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Domestic Violence: Truths and Lies

Sad woman at home with a head ache

As a young woman, my heart and my mind believed I deserved it. The name calling, the shoving, the pin-downs that resulted in more insults and restraint from leaving. I believed that my actions controlled his reactions. I was the reason he was out of control. I was the reason for the screaming fights that ended in abuse. And I believed he was truly sorry each time he apologized — then it would happen again.

The Department of Justice defines domestic violence as:  “A  pattern of abusive behavior in any relationship that is used by one partner to gain or maintain power and control over another intimate partner.  Domestic violence can be physical, sexual, emotional, economic, or psychological actions or threats of actions that influence another person. This includes any behaviors that intimidate, manipulate, humiliate, isolate, frighten, terrorize, coerce, threaten, blame, hurt, injure, or wound someone.”

Domestic violence, a topic that doesn’t surface often but is present among us all, whether directly or within our circle of life. Each year in the United States, more than 10 million assaults occur, that equals 20 people every minute of the day. From name calling to physical and sexual assaults, domestic violence looks different in every situation but the effects are often the same. These patterns are happening at a young age. The Department of Justice reports that woman aged 18-24 are most likely to be abused by an intimate partner.

The question arises, why do we stay in a abusive relationship for so long? Why do we allow the person to continue to assault?

“An abused woman lives in fear, unable to predict when the next attack will come. She may become isolated from friends and family, and increasingly dependent on her abuser. In these circumstances it can be very hard to make sense of what is really happening. Over time her self-esteem may be worn down. She may start to believe her abuser’s insults. She may blame herself for the abuse, or deny that it is taking place. She may ignore it, hoping that her partner -the man she loves – will change (”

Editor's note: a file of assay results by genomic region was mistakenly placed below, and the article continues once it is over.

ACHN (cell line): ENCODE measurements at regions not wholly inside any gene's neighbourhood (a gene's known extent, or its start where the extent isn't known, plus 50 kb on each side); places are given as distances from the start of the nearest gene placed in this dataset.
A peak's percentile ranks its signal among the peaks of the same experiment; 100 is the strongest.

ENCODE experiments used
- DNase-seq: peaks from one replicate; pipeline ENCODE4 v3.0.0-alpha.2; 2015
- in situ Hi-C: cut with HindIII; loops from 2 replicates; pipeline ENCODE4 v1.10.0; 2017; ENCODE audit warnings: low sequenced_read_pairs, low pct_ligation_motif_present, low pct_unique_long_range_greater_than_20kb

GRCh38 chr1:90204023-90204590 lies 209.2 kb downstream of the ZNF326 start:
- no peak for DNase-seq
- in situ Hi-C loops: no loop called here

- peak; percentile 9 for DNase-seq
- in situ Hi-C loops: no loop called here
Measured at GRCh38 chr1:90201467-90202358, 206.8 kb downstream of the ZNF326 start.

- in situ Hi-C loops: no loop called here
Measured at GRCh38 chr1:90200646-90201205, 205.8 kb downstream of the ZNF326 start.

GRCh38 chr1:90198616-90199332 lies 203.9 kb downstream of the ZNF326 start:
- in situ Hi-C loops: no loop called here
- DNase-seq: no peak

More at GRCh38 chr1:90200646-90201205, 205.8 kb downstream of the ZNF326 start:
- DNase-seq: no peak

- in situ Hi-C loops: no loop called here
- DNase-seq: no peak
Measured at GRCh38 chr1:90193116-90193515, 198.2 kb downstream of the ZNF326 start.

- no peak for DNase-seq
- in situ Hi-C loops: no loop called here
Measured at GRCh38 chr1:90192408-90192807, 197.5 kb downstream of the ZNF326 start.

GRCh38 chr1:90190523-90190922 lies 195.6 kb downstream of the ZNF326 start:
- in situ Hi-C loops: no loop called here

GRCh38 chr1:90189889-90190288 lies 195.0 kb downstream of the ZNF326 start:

Another reason a woman will stay in an abusive relationship is financial dependency on her abuser. Research suggests 1 in 4 female victims of domestic violence will end up homeless or without shelter. The National Center for Homelessness conducted a six year study, finding 92 percent of women who were homeless had been a victim of domestic violence – often before the age of twelve. According to the The National Journal, “Even if domestic abuse did not precipitate the immediate housing crisis, victims of violence have lifelong vulnerability to financial and social instability that often results in homelessness”. Thankfully there is a growing number of shelters and safe homes for woman (see below).


  • You are frightened by your partner’s temper
  • You are afraid to disagree with your partner
  • You have been hit, kicked, or shoved by your partner
  • You do not see friends or family because of your partner’s jealousy
  • You have been forced to have sex or have been afraid to say no to sex
  • You have been forced to explain everything that you do, every place that you go and every person that you see to avoid your partner’s temper
  • You believe that you cannot live without your partner or that you cannot get enough of your partner
  • You believe that marriage will change your partner
  • Your partner makes you feel worse about yourself
  • You have fewer and fewer happy times together, and more and more of your time is spent on apologies, promises, anger, guilt and fear (

As a woman with a past of abuse who now walks in freedom, I can tell you there is hope. It takes courage to stand up to abuse. Sometimes that courage needs to even be the smallest amount. There is help. There is safety and refuge. You are not alone and you don’t have to be. You have no reason to be ashamed or to feel you are to blame for your suffering.  

If you or someone you know is in immediate danger call 911 now.

For local support call Catalyst at 530-343-7711 or visit them at 330 Wall St. in Chico.

For more information call or click on these resources:

National Domestic Violence Hotline

1-800-799-SAFE (7233)

1-800-787-3224 (TTY)


330 Wall Street, Chico, CA 95969

Local Shelters for women:

Sabbath House ( located at The Jesus Center): 899-9343

Torres Shelter:  891-9048


July 11th, 2016

Posted In: Blog